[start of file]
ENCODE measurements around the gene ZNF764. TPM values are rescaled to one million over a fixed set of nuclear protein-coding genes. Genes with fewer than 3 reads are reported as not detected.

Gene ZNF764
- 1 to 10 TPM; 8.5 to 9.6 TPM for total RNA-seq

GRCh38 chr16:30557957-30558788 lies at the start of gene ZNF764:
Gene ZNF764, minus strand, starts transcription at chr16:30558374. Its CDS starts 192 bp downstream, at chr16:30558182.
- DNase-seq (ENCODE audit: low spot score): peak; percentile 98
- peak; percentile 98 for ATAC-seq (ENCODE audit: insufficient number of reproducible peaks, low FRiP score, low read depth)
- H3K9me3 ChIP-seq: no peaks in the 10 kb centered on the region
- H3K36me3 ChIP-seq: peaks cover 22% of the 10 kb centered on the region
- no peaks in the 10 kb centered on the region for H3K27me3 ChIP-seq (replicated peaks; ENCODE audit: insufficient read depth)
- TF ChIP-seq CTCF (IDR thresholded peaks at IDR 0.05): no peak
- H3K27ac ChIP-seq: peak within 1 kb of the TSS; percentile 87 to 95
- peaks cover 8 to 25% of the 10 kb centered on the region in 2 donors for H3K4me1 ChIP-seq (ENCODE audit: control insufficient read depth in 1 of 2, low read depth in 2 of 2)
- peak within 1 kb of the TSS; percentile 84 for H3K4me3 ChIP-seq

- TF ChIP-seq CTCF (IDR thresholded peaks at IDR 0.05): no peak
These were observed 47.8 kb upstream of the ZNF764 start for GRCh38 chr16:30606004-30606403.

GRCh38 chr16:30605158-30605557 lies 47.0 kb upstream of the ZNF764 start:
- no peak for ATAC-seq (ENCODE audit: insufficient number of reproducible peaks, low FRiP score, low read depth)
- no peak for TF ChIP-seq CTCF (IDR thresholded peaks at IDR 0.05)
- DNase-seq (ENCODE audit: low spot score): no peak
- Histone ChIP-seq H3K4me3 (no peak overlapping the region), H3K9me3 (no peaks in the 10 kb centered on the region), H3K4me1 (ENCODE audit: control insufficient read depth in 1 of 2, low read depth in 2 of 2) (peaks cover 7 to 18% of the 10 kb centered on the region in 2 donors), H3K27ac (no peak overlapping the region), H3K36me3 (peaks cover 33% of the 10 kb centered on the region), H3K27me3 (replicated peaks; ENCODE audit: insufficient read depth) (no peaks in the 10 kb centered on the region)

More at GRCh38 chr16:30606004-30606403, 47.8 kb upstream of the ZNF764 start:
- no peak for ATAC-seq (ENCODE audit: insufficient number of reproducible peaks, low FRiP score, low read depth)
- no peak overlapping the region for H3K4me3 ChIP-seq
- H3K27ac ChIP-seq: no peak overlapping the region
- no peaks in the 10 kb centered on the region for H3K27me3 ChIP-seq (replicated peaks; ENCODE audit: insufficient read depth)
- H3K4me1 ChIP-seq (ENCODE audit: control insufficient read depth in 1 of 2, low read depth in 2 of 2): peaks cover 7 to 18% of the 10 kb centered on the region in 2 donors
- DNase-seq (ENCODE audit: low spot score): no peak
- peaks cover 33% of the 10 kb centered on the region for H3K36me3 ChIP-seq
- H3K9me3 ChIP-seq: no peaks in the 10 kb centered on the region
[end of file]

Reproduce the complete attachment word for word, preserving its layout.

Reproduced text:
ENCODE measurements around the gene ZNF764. TPM values are rescaled to one million over a fixed set of nuclear protein-coding genes. Genes with fewer than 3 reads are reported as not detected.

Gene ZNF764
- 1 to 10 TPM; 8.5 to 9.6 TPM for total RNA-seq

GRCh38 chr16:30557957-30558788 lies at the start of gene ZNF764:
Gene ZNF764, minus strand, starts transcription at chr16:30558374. Its CDS starts 192 bp downstream, at chr16:30558182.
- DNase-seq (ENCODE audit: low spot score): peak; percentile 98
- peak; percentile 98 for ATAC-seq (ENCODE audit: insufficient number of reproducible peaks, low FRiP score, low read depth)
- H3K9me3 ChIP-seq: no peaks in the 10 kb centered on the region
- H3K36me3 ChIP-seq: peaks cover 22% of the 10 kb centered on the region
- no peaks in the 10 kb centered on the region for H3K27me3 ChIP-seq (replicated peaks; ENCODE audit: insufficient read depth)
- TF ChIP-seq CTCF (IDR thresholded peaks at IDR 0.05): no peak
- H3K27ac ChIP-seq: peak within 1 kb of the TSS; percentile 87 to 95
- peaks cover 8 to 25% of the 10 kb centered on the region in 2 donors for H3K4me1 ChIP-seq (ENCODE audit: control insufficient read depth in 1 of 2, low read depth in 2 of 2)
- peak within 1 kb of the TSS; percentile 84 for H3K4me3 ChIP-seq

- TF ChIP-seq CTCF (IDR thresholded peaks at IDR 0.05): no peak
These were observed 47.8 kb upstream of the ZNF764 start for GRCh38 chr16:30606004-30606403.

GRCh38 chr16:30605158-30605557 lies 47.0 kb upstream of the ZNF764 start:
- no peak for ATAC-seq (ENCODE audit: insufficient number of reproducible peaks, low FRiP score, low read depth)
- no peak for TF ChIP-seq CTCF (IDR thresholded peaks at IDR 0.05)
- DNase-seq (ENCODE audit: low spot score): no peak
- Histone ChIP-seq H3K4me3 (no peak overlapping the region), H3K9me3 (no peaks in the 10 kb centered on the region), H3K4me1 (ENCODE audit: control insufficient read depth in 1 of 2, low read depth in 2 of 2) (peaks cover 7 to 18% of the 10 kb centered on the region in 2 donors), H3K27ac (no peak overlapping the region), H3K36me3 (peaks cover 33% of the 10 kb centered on the region), H3K27me3 (replicated peaks; ENCODE audit: insufficient read depth) (no peaks in the 10 kb centered on the region)

More at GRCh38 chr16:30606004-30606403, 47.8 kb upstream of the ZNF764 start:
- no peak for ATAC-seq (ENCODE audit: insufficient number of reproducible peaks, low FRiP score, low read depth)
- no peak overlapping the region for H3K4me3 ChIP-seq
- H3K27ac ChIP-seq: no peak overlapping the region
- no peaks in the 10 kb centered on the region for H3K27me3 ChIP-seq (replicated peaks; ENCODE audit: insufficient read depth)
- H3K4me1 ChIP-seq (ENCODE audit: control insufficient read depth in 1 of 2, low read depth in 2 of 2): peaks cover 7 to 18% of the 10 kb centered on the region in 2 donors
- DNase-seq (ENCODE audit: low spot score): no peak
- peaks cover 33% of the 10 kb centered on the region for H3K36me3 ChIP-seq
- H3K9me3 ChIP-seq: no peaks in the 10 kb centered on the region